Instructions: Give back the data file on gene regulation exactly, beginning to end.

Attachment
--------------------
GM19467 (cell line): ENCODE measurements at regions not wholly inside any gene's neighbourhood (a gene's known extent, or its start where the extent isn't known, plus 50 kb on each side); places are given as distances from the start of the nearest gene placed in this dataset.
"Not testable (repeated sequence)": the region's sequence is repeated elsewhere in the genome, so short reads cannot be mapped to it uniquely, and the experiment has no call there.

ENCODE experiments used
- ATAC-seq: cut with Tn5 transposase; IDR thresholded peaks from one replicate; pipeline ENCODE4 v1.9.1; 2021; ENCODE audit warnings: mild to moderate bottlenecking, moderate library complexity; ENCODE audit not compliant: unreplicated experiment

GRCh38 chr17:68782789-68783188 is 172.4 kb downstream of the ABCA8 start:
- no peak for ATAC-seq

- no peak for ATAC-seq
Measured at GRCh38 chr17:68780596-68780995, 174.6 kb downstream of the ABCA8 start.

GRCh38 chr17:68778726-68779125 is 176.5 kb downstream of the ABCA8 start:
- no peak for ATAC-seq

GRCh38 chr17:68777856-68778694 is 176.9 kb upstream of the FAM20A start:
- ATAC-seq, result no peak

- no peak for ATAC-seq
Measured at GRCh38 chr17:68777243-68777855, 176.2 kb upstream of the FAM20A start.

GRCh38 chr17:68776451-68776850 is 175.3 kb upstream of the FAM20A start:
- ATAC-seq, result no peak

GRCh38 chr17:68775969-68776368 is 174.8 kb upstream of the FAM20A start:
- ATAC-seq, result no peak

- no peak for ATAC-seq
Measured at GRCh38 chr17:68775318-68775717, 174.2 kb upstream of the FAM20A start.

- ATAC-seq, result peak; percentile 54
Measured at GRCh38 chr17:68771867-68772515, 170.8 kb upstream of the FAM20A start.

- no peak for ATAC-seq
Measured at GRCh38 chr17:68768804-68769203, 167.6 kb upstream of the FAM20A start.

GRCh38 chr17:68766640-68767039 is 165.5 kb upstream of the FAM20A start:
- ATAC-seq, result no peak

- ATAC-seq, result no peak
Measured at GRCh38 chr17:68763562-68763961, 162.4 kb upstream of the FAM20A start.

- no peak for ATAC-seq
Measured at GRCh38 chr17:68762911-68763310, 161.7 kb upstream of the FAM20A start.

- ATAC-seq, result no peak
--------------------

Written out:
GM19467 (cell line): ENCODE measurements at regions not wholly inside any gene's neighbourhood (a gene's known extent, or its start where the extent isn't known, plus 50 kb on each side); places are given as distances from the start of the nearest gene placed in this dataset.
"Not testable (repeated sequence)": the region's sequence is repeated elsewhere in the genome, so short reads cannot be mapped to it uniquely, and the experiment has no call there.

ENCODE experiments used
- ATAC-seq: cut with Tn5 transposase; IDR thresholded peaks from one replicate; pipeline ENCODE4 v1.9.1; 2021; ENCODE audit warnings: mild to moderate bottlenecking, moderate library complexity; ENCODE audit not compliant: unreplicated experiment

GRCh38 chr17:68782789-68783188 is 172.4 kb downstream of the ABCA8 start:
- no peak for ATAC-seq

- no peak for ATAC-seq
Measured at GRCh38 chr17:68780596-68780995, 174.6 kb downstream of the ABCA8 start.

GRCh38 chr17:68778726-68779125 is 176.5 kb downstream of the ABCA8 start:
- no peak for ATAC-seq

GRCh38 chr17:68777856-68778694 is 176.9 kb upstream of the FAM20A start:
- ATAC-seq, result no peak

- no peak for ATAC-seq
Measured at GRCh38 chr17:68777243-68777855, 176.2 kb upstream of the FAM20A start.

GRCh38 chr17:68776451-68776850 is 175.3 kb upstream of the FAM20A start:
- ATAC-seq, result no peak

GRCh38 chr17:68775969-68776368 is 174.8 kb upstream of the FAM20A start:
- ATAC-seq, result no peak

- no peak for ATAC-seq
Measured at GRCh38 chr17:68775318-68775717, 174.2 kb upstream of the FAM20A start.

- ATAC-seq, result peak; percentile 54
Measured at GRCh38 chr17:68771867-68772515, 170.8 kb upstream of the FAM20A start.

- no peak for ATAC-seq
Measured at GRCh38 chr17:68768804-68769203, 167.6 kb upstream of the FAM20A start.

GRCh38 chr17:68766640-68767039 is 165.5 kb upstream of the FAM20A start:
- ATAC-seq, result no peak

- ATAC-seq, result no peak
Measured at GRCh38 chr17:68763562-68763961, 162.4 kb upstream of the FAM20A start.

- no peak for ATAC-seq
Measured at GRCh38 chr17:68762911-68763310, 161.7 kb upstream of the FAM20A start.

- ATAC-seq, result no peak